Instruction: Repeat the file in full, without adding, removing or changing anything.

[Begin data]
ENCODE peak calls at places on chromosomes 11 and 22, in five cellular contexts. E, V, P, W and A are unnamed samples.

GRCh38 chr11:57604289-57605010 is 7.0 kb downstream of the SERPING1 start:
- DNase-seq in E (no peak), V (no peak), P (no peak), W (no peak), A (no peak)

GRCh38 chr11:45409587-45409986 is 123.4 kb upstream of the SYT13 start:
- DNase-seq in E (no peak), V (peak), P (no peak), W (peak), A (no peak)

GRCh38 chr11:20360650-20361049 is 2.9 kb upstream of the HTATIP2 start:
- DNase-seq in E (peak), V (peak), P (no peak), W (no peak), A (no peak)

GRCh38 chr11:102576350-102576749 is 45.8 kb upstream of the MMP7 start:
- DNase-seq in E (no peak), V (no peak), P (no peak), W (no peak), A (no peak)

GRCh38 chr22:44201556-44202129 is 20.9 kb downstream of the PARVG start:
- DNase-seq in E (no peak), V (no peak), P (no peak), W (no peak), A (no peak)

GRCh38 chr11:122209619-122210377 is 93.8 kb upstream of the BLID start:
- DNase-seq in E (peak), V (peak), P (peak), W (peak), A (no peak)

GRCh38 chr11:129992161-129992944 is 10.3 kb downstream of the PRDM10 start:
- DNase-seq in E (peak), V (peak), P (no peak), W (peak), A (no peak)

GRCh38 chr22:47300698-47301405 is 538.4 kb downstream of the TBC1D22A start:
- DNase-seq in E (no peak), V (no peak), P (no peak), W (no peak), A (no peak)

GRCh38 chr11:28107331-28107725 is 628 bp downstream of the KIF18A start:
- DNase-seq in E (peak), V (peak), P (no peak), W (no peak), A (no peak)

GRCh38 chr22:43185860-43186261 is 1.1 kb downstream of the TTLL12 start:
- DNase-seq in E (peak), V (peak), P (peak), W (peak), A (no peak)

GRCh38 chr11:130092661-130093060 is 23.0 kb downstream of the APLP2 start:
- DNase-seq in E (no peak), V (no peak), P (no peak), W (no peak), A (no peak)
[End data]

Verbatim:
ENCODE peak calls at places on chromosomes 11 and 22, in five cellular contexts. E, V, P, W and A are unnamed samples.

GRCh38 chr11:57604289-57605010 is 7.0 kb downstream of the SERPING1 start:
- DNase-seq in E (no peak), V (no peak), P (no peak), W (no peak), A (no peak)

GRCh38 chr11:45409587-45409986 is 123.4 kb upstream of the SYT13 start:
- DNase-seq in E (no peak), V (peak), P (no peak), W (peak), A (no peak)

GRCh38 chr11:20360650-20361049 is 2.9 kb upstream of the HTATIP2 start:
- DNase-seq in E (peak), V (peak), P (no peak), W (no peak), A (no peak)

GRCh38 chr11:102576350-102576749 is 45.8 kb upstream of the MMP7 start:
- DNase-seq in E (no peak), V (no peak), P (no peak), W (no peak), A (no peak)

GRCh38 chr22:44201556-44202129 is 20.9 kb downstream of the PARVG start:
- DNase-seq in E (no peak), V (no peak), P (no peak), W (no peak), A (no peak)

GRCh38 chr11:122209619-122210377 is 93.8 kb upstream of the BLID start:
- DNase-seq in E (peak), V (peak), P (peak), W (peak), A (no peak)

GRCh38 chr11:129992161-129992944 is 10.3 kb downstream of the PRDM10 start:
- DNase-seq in E (peak), V (peak), P (no peak), W (peak), A (no peak)

GRCh38 chr22:47300698-47301405 is 538.4 kb downstream of the TBC1D22A start:
- DNase-seq in E (no peak), V (no peak), P (no peak), W (no peak), A (no peak)

GRCh38 chr11:28107331-28107725 is 628 bp downstream of the KIF18A start:
- DNase-seq in E (peak), V (peak), P (no peak), W (no peak), A (no peak)

GRCh38 chr22:43185860-43186261 is 1.1 kb downstream of the TTLL12 start:
- DNase-seq in E (peak), V (peak), P (peak), W (peak), A (no peak)

GRCh38 chr11:130092661-130093060 is 23.0 kb downstream of the APLP2 start:
- DNase-seq in E (no peak), V (no peak), P (no peak), W (no peak), A (no peak)